Half-Light: Westbound on a Hot Planet (Wayfarer)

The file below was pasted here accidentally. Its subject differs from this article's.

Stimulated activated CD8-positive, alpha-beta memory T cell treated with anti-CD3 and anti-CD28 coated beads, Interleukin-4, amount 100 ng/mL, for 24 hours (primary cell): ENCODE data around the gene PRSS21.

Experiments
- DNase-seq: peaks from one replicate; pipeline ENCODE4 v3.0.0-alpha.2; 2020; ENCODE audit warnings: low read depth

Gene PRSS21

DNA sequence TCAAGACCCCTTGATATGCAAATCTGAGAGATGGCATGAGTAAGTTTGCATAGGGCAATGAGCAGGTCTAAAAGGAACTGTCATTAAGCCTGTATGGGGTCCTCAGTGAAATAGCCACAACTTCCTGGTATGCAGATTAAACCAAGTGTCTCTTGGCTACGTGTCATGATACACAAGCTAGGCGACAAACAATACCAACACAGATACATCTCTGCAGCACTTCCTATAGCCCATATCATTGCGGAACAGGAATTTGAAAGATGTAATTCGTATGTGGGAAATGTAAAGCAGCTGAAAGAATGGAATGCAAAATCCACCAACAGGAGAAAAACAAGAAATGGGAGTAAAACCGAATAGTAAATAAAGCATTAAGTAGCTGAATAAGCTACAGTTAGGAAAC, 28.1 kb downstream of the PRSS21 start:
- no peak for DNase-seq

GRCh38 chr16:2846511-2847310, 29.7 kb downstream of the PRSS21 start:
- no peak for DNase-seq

Braiding together personal, collective, and historical explorations of what it means to "go west," Amy Kaler's Half-Light: Westbound on a Hot Planet offers deep reflections on the meaning of life, middle age, and climate catastrophe. Her memoir weaves together three strands: living with the knowledge of one's own aging and mortality; the slow-moving catastrophes of climate change; and the human history of the North American settler west, especially locations that hold traces of vanished pasts. Many of the "ruins" Kaler explores--faded hamlets, bunkers, fields of cars, bends in the river--are interesting in themselves, and some serve as emblems of hope, generational commitment abandoned by contemporary heirs, faith, hubris, even carelessness. These stops are intertwined with reflections on aging, temporality, and change, making the book feel like a deeply satisfying road trip with a thoughtful friend. Moving from meditative to sobering in compelling and measured ways, Half-Light shimmers with urgency and suggestion.